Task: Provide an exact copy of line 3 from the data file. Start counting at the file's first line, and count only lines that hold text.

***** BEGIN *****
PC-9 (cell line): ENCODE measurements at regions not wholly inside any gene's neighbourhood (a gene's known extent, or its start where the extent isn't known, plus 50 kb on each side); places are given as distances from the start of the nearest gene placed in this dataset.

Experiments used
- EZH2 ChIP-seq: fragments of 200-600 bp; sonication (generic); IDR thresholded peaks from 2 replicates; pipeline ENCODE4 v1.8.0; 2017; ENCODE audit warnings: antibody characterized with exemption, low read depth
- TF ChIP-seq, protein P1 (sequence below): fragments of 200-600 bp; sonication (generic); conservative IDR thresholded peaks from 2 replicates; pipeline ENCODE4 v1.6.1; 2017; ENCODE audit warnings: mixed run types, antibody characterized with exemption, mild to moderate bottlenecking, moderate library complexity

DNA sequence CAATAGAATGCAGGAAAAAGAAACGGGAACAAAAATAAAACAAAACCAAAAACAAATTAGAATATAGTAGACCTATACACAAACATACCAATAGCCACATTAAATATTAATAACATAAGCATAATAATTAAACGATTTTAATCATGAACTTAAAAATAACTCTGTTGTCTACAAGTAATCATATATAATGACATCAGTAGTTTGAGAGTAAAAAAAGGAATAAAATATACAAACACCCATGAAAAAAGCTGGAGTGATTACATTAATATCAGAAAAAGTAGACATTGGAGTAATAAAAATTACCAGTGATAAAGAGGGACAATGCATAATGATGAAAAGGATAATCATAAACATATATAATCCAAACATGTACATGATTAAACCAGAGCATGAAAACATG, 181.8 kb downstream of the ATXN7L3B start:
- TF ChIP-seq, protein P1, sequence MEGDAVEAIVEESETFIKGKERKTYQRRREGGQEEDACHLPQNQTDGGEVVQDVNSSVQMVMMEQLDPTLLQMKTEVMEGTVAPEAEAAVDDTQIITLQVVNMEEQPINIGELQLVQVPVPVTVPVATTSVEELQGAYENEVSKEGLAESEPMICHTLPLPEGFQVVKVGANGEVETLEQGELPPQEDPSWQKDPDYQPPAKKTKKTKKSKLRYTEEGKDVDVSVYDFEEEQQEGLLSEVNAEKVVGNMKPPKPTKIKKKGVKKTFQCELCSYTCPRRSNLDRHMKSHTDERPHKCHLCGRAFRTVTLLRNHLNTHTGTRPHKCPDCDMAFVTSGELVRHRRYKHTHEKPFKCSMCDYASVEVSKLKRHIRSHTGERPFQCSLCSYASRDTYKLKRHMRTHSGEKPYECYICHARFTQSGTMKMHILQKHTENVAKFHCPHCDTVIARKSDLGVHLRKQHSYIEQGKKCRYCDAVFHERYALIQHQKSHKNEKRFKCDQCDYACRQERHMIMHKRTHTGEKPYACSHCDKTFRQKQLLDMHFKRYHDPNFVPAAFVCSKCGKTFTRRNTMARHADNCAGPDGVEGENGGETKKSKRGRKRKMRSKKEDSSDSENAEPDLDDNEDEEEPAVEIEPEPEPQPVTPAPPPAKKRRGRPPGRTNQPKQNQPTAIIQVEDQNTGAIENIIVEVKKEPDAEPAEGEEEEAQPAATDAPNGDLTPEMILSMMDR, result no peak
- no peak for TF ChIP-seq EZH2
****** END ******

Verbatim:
- EZH2 ChIP-seq: fragments of 200-600 bp; sonication (generic); IDR thresholded peaks from 2 replicates; pipeline ENCODE4 v1.8.0; 2017; ENCODE audit warnings: antibody characterized with exemption, low read depth